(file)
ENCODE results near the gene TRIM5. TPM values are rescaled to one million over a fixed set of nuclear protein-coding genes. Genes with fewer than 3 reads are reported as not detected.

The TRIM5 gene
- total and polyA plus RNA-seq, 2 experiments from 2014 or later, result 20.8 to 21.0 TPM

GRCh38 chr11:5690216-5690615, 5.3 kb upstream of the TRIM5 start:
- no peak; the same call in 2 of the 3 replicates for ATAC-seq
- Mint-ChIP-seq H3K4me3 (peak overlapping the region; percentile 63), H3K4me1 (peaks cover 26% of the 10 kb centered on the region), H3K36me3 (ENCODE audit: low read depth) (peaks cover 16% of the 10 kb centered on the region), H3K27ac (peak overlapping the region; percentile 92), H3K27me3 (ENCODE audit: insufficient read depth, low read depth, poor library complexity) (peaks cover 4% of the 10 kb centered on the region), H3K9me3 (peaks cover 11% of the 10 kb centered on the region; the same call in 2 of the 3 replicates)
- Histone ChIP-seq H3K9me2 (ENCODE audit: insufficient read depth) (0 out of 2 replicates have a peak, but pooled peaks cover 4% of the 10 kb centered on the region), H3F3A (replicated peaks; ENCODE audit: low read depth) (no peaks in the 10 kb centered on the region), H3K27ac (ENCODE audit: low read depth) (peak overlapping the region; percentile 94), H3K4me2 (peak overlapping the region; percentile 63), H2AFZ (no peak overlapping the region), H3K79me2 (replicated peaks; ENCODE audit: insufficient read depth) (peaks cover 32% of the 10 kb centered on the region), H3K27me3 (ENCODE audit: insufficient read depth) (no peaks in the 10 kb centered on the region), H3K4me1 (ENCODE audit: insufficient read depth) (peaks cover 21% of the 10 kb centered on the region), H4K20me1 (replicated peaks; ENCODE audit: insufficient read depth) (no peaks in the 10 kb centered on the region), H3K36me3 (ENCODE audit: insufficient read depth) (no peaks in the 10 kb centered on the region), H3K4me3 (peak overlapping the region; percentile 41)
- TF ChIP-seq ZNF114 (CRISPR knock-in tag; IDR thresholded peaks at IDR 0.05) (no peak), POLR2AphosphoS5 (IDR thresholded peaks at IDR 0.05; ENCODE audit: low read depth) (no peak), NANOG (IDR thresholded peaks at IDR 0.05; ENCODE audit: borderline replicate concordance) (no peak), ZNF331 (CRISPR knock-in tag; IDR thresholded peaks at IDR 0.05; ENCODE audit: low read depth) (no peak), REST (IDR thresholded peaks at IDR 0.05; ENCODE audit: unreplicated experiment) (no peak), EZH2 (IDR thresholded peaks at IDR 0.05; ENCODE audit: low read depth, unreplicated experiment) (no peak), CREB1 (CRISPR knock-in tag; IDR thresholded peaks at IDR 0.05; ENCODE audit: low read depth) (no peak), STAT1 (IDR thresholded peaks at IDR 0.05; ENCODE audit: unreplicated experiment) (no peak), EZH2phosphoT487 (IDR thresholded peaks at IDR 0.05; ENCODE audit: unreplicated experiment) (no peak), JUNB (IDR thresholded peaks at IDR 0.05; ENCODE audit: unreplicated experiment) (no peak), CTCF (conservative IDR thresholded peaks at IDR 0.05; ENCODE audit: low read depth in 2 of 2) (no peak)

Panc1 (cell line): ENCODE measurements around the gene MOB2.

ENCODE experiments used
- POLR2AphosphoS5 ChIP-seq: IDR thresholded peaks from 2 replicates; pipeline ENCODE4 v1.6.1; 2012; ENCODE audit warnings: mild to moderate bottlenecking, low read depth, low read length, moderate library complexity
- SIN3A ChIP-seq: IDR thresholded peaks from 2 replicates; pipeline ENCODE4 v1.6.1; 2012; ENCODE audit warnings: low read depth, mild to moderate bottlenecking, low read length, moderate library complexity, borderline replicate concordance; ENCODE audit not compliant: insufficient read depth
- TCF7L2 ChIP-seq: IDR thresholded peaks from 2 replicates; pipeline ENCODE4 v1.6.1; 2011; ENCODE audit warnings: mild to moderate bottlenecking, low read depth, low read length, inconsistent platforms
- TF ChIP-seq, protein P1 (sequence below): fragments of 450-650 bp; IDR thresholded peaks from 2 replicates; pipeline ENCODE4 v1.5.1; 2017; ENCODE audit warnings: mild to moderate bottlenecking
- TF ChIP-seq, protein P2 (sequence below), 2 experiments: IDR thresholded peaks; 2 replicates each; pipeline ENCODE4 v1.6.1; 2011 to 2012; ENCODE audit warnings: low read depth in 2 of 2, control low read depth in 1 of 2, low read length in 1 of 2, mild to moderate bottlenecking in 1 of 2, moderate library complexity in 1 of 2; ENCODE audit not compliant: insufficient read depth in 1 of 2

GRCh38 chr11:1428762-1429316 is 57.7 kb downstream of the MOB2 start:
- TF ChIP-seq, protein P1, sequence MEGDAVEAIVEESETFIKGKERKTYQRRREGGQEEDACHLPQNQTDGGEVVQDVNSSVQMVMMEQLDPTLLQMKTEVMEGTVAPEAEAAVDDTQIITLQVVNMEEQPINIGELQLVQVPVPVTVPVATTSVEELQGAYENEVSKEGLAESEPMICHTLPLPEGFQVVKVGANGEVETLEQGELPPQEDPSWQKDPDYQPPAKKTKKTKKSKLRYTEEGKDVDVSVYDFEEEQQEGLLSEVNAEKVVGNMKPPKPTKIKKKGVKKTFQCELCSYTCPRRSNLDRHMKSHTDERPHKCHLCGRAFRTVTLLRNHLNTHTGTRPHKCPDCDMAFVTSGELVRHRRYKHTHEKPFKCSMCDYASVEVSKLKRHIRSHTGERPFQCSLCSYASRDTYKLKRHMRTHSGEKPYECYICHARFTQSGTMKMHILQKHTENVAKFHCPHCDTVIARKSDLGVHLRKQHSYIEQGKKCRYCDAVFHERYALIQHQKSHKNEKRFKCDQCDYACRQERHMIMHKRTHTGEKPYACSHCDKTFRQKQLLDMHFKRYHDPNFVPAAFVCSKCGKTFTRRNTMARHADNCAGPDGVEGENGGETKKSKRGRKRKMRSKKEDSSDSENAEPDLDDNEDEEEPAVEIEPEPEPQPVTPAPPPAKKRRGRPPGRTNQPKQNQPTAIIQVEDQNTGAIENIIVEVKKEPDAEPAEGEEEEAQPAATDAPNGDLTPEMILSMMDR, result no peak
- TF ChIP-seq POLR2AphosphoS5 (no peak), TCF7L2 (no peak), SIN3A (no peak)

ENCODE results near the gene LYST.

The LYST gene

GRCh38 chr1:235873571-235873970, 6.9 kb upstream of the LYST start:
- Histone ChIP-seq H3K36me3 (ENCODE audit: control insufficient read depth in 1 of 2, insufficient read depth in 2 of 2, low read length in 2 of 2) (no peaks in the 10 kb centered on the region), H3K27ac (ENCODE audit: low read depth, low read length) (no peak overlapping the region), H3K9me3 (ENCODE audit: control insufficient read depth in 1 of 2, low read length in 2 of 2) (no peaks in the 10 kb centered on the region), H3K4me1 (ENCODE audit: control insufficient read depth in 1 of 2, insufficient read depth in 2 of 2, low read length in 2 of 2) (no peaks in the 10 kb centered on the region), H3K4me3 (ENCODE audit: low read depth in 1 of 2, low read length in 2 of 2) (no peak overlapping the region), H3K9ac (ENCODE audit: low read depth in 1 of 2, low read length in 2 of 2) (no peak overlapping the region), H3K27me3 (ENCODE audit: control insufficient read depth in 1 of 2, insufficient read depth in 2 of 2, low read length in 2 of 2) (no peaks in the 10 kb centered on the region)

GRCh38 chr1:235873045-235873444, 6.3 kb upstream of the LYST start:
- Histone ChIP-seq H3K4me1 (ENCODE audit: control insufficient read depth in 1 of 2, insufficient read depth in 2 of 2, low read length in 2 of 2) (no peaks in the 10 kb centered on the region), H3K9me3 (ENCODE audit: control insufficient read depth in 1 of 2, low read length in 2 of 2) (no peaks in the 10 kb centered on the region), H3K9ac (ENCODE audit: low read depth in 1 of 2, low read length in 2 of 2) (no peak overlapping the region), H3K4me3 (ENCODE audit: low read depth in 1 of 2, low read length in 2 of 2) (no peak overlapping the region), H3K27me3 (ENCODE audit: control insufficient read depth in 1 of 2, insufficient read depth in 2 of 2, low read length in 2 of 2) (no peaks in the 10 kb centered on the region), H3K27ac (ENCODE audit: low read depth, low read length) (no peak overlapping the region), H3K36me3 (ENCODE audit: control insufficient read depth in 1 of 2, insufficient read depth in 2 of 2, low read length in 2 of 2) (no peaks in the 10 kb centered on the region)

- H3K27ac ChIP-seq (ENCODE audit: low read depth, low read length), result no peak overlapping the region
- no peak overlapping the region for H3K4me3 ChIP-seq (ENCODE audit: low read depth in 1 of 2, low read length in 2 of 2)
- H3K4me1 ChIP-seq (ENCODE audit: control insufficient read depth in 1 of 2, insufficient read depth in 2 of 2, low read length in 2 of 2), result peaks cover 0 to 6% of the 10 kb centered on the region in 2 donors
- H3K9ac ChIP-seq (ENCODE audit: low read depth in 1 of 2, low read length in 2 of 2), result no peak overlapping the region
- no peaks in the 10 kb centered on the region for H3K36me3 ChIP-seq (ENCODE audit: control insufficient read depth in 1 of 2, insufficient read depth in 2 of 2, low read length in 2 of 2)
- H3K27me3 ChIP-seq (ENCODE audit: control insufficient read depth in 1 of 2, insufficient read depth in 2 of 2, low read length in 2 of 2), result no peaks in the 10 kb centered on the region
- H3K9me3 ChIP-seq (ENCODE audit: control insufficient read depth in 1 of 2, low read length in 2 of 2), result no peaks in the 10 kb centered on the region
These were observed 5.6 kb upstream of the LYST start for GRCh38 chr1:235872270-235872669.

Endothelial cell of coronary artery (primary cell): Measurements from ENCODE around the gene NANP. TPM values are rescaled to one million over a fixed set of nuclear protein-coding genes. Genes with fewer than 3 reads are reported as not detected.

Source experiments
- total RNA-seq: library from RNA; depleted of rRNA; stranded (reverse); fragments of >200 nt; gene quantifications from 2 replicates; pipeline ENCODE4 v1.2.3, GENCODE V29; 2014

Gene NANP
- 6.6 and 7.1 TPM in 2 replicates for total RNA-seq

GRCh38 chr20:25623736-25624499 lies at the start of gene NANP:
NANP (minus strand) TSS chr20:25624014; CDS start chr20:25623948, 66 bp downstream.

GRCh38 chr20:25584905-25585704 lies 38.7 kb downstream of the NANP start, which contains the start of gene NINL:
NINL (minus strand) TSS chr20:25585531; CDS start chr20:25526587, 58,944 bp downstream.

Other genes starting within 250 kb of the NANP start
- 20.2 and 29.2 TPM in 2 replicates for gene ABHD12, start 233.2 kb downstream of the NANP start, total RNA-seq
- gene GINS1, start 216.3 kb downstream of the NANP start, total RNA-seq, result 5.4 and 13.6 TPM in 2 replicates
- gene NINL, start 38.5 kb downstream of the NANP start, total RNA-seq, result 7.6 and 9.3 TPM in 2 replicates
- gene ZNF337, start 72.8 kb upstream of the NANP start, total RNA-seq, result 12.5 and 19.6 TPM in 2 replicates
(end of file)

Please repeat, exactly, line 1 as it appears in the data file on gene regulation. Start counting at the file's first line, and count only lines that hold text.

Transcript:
ENCODE results near the gene TRIM5. TPM values are rescaled to one million over a fixed set of nuclear protein-coding genes. Genes with fewer than 3 reads are reported as not detected.